Validating yourself

During the creation of a foreign key, you put your cursor on the foreign key field and pressed the foreign key button, and the system generated a foreign key proposal consisting of pairs of fields.

In each pair, one field comes from the check table and the other from the foreign key table.

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The Status fields contain the values After you have created a foreign key, the name of the check table appears in the Check Table column on the Dictionary: Table/Structure screen.

If a field is a foreign key, the Check Table column will contain the name of the check table for that field. You should see the name of your check table in the Check Table column.

Because these fields share a common domain, the integrity of the comparison between the two fields is guaranteed because their data types and lengths will always match.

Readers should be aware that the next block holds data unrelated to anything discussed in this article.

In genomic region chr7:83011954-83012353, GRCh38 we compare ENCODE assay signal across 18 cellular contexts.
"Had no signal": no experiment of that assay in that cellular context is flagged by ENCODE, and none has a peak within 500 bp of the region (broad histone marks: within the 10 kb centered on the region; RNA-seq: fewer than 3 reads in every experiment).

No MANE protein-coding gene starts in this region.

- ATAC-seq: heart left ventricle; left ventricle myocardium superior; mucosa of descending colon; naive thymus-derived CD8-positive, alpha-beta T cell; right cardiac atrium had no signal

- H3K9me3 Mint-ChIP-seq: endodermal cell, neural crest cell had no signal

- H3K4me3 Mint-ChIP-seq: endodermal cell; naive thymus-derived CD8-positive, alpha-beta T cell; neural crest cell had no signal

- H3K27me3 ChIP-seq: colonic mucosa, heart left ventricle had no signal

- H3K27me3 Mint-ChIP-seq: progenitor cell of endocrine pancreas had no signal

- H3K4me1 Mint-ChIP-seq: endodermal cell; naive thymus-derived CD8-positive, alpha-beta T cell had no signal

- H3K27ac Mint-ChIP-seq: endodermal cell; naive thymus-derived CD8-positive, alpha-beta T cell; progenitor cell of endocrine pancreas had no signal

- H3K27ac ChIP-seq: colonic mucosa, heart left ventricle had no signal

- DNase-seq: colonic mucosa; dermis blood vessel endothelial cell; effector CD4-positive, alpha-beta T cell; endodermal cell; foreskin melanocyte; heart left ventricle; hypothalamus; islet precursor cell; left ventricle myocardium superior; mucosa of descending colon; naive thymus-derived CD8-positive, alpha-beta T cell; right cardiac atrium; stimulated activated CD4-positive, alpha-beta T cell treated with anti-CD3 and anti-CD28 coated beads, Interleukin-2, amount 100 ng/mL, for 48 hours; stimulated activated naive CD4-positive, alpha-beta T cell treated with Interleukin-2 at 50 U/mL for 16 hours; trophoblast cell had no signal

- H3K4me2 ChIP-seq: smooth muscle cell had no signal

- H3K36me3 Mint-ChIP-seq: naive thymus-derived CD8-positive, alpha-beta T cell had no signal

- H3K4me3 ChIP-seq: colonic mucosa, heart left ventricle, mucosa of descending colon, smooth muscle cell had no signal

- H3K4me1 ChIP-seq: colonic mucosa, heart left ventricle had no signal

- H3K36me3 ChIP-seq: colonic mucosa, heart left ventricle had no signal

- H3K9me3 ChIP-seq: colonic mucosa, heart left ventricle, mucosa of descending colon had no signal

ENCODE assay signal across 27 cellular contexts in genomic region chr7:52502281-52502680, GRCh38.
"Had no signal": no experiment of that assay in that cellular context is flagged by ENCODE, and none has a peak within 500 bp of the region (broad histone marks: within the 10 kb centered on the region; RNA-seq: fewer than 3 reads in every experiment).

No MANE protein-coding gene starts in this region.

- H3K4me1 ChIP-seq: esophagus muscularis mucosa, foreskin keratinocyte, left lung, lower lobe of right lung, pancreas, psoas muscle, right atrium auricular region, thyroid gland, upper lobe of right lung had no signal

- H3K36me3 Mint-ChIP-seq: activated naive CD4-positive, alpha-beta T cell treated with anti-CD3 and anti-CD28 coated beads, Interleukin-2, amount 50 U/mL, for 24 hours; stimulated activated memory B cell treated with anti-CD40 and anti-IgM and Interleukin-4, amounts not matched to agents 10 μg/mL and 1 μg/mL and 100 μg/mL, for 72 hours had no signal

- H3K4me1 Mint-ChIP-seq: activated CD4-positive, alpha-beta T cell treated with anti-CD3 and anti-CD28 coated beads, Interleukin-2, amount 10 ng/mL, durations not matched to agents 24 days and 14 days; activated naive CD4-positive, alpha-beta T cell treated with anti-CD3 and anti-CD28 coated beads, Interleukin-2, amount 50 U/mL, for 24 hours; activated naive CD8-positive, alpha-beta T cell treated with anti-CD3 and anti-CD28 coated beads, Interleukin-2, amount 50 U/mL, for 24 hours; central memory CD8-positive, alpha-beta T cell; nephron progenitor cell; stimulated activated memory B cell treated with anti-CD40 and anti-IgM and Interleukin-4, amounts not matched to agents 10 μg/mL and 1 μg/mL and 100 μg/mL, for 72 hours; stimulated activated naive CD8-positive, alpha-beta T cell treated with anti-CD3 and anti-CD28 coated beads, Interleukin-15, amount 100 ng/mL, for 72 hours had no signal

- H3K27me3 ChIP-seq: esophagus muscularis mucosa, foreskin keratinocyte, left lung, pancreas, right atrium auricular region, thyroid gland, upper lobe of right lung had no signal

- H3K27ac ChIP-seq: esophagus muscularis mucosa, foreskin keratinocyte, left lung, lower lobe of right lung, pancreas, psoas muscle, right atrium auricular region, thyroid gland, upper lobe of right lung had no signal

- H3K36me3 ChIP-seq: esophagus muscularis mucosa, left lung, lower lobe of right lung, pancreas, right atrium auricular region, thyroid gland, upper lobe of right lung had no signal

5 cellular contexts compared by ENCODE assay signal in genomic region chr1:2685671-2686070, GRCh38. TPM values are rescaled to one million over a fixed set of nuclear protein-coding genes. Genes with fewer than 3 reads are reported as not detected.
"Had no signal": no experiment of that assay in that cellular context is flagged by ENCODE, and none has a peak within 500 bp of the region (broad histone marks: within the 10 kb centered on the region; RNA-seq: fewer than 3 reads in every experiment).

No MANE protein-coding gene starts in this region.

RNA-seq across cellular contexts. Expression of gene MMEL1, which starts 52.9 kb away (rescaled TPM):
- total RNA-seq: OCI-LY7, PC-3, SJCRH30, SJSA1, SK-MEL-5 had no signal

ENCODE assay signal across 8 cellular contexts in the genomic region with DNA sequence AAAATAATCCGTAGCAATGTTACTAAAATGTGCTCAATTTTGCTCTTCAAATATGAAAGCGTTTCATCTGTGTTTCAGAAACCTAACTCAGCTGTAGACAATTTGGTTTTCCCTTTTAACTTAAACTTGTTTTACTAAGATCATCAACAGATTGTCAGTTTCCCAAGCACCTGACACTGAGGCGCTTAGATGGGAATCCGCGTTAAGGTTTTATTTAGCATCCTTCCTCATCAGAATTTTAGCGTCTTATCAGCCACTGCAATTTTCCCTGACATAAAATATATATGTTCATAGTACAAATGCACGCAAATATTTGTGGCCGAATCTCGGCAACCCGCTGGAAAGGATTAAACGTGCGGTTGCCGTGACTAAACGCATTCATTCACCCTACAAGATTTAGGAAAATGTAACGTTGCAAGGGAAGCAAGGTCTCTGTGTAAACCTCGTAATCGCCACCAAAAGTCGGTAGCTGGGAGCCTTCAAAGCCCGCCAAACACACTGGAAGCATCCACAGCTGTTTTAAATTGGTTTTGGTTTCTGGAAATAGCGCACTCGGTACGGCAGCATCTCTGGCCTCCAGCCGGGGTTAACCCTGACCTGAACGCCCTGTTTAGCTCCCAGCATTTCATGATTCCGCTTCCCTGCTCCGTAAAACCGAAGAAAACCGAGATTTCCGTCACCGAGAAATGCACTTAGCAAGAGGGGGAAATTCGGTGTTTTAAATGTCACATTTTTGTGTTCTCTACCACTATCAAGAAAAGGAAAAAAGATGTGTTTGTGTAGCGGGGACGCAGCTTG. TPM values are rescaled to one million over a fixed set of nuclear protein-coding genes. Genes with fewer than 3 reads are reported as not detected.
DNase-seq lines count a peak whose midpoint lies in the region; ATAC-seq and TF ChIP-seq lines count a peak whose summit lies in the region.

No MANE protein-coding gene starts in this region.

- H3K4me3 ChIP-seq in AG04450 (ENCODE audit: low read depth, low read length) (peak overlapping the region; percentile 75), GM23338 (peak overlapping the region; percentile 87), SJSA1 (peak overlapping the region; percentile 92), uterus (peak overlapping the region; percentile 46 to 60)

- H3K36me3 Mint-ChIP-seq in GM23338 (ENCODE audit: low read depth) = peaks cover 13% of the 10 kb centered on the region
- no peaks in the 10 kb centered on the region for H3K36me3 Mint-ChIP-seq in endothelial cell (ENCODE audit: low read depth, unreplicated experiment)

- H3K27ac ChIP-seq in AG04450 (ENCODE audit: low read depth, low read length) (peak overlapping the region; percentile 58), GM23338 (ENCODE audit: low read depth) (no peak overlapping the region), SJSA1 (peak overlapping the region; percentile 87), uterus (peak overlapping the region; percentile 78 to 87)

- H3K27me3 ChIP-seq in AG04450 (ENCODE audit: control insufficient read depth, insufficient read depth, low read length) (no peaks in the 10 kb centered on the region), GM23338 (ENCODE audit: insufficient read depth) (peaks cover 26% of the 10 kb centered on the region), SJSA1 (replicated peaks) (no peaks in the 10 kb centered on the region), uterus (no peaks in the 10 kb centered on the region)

Now it is time for you to create a simple foreign key.

When you created the foreign key, you did not have to specify the fields that should participate in the foreign key relationship-the system determined it automatically.

This section explains how the system determines these field names.

A foreign key is a field in a table that is connected to another table via a foreign key relationship.

The purpose of the foreign key relationship is to validate the data being entered into one table by checking against a valid set of values in another table.

Before you create a foreign key, you must first have a check table.

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